Team 2 has researched and completed a comparative analysis of Mattel’s supply chain design and related costs with that of its major competitor Hasbro and the toy industry. What follows, is a brief background of Mattel’s traditional (non-electronic game) sector, its key competitors and Mattel’s use of supply chain management concepts in addressing the competitive landscape to gain a competitive advantage. The global toy and game market grew by 7.2% in 2007 with a value of $106.1 billion and by 2012, is forecasted to have a value of $126.2 billion, an increase of 18.9% over 2007. The toy market is divided into three primary sectors, namely game consoles, game software and traditional toys and games. Traditional toys and games remain the largest segment, generating total revenues of $61.8 billion, equivalent to 58.2% of the market's overall value. Mattel recorded revenues of $ 5.65 billion in 2006 and $ 5.97 billion in 2007. Mattel’s key competitors in the traditional toy industry include Hasbro, Bandai, Lego, The Middleton Doll Company, Atari, Electronic Arts, Blitz Games, Leapfrog Enterprises, Inc. and several others (Datamonitor). Mattel is a designer, manufacturer, and marketer of traditional toy products. Mattel's products are sold directly to retailers and wholesalers in 150 countries in North America, Europe, Asia and Latin America. The average age of a Mattel product is six months before it is replaced (ALLBUSINESS). Mattel manufactures toy products in both company-owned facilities and through independent contractors. Mattel also purchases products from third parties which design, develop and manufacture those products. Mattel's principal manufacturing facilities are located in China, Indonesia, Malaysia, Mexico and Thailand while the independent contractors manufacture products primarily in Southern China, and increasingly in the northern provinces of China. Mattel also has distribution centers in 32 countries. Its market segments are separately managed business units and are further divided into domestic and international business units. The U.S. domestic segment of Mattel is further sub-divided into Mattel Girls & Boys, Fisher- Price, and American Girl brands. The Mattel Girls & Boys division offers brands such as Barbie fashion dolls and accessories, My Scene, Barbie Collector and Polly Pocket. Mattel’s other product offerings include Hot Wheels, Matchbox, and Tyco R/C. The entertainment products include Nickelodeon, Harry Potter, Yu-Gi-Oh!, Mega-Man and Superman, Radica and Justice League products, as well as games and puzzles. The company's Fisher-Price segment includes Fisher-Price, Power Wheels, Sesame Street, Little People, Winnie the Pooh, Rescue Heroes, See 'N Say and Dora the Explorer (Datamonitor).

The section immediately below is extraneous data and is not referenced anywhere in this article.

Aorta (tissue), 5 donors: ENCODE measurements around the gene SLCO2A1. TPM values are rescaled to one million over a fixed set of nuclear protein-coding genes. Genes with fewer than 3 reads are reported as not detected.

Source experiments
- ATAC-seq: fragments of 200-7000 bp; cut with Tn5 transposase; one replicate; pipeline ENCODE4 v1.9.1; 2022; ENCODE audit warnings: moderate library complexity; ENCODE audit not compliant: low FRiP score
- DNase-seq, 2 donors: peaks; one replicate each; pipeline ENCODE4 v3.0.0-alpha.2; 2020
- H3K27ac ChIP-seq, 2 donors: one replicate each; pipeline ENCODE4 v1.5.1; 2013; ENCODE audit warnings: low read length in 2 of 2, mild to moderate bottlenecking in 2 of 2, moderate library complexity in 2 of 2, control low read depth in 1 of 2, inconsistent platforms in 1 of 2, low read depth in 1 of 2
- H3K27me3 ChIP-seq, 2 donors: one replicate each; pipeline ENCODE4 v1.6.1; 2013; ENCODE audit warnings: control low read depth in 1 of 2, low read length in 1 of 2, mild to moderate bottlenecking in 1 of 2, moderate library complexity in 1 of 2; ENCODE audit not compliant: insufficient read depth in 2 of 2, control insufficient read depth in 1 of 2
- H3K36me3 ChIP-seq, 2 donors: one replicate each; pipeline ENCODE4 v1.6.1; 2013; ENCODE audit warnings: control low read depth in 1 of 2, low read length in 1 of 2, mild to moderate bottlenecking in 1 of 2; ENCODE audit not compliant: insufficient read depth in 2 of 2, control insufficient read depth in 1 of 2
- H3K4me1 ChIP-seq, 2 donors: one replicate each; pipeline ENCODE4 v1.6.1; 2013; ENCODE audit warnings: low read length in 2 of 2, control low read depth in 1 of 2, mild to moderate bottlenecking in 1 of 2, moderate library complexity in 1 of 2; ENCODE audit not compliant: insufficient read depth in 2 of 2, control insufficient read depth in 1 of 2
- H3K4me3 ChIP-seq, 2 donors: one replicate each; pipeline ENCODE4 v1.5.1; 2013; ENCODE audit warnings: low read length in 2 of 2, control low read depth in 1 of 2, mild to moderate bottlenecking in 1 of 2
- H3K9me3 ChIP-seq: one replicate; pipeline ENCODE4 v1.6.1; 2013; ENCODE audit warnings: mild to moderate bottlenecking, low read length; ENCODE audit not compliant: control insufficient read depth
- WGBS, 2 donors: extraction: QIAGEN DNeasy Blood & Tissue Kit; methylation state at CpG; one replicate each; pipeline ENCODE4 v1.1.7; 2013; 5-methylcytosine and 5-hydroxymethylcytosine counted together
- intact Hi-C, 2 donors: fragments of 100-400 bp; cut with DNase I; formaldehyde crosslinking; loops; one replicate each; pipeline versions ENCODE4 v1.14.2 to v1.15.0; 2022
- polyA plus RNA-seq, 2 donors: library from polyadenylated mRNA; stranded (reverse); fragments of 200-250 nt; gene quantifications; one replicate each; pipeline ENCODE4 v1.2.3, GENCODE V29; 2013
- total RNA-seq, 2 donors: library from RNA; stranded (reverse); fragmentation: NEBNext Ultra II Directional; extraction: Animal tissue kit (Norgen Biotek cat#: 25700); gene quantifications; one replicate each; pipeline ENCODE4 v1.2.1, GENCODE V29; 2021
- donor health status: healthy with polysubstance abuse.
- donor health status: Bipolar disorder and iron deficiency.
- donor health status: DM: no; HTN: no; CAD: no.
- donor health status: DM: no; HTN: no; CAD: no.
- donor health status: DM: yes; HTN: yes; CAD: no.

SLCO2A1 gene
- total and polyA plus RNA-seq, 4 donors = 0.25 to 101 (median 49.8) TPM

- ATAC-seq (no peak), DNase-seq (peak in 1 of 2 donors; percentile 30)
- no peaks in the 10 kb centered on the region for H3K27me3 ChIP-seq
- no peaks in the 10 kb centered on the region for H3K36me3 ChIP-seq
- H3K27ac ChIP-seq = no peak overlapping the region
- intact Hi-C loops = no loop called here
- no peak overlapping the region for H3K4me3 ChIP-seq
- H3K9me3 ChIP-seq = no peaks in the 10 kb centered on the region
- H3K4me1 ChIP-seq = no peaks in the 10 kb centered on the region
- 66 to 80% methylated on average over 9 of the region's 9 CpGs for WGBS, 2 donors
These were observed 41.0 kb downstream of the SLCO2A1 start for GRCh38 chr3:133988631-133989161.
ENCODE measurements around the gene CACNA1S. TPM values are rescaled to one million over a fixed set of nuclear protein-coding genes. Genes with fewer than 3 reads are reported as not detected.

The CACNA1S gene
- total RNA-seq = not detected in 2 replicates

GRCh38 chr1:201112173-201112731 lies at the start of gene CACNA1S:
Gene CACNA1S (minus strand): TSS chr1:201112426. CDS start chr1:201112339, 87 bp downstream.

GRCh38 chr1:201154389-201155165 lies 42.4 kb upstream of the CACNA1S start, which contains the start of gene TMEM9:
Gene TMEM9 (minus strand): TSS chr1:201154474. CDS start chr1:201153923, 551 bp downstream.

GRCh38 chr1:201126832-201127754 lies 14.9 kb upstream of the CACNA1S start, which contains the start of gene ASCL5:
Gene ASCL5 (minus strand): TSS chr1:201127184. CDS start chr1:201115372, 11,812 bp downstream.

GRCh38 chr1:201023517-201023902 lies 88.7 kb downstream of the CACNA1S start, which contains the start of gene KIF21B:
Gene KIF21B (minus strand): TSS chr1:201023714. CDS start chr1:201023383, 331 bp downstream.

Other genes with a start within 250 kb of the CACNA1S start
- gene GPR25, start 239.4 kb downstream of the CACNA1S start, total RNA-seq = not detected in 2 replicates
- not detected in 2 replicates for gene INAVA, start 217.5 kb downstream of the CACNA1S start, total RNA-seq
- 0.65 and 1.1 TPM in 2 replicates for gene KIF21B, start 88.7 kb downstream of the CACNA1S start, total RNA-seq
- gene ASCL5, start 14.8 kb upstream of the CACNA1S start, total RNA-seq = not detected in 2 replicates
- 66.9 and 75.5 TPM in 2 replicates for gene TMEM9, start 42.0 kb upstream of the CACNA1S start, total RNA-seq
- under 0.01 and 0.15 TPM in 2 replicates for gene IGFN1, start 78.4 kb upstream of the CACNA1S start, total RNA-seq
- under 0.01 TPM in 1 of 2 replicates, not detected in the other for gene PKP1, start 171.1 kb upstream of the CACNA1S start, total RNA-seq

Mattel has balanced the need for a responsive supply chain with the ability to source its toys from low cost labor countries in Asia. While Mattel uses Point of Sale (POS) data, the long distances between manufacturer and consumer are quite large and transportation times can be upwards of three weeks. As a result, the cycle time between ordering and delivery can be quite long. In order to provide a buffer to prevent stock outs, Mattel uses distribution centers to hold some inventory. Holding inventory is not risk free as Mattel writes off approximately $50 million per year of inventory obsolescence. However, the ability to produce toys cheaply in countries like China, Indonesia and Thailand provides cost benefits over and above the cost of inventory obsolescence. The clockspeed of the toy business has been accelerating as kids have been getting older younger (KGOY) (Garner). This has effectively shortened the product lifecycle as children move from one stage to another more quickly. In addition, many toys are tied to media launches such as movies and television shows, which are frequently one off production runs. The faster clockspeed of the toy industry would, in theory,...
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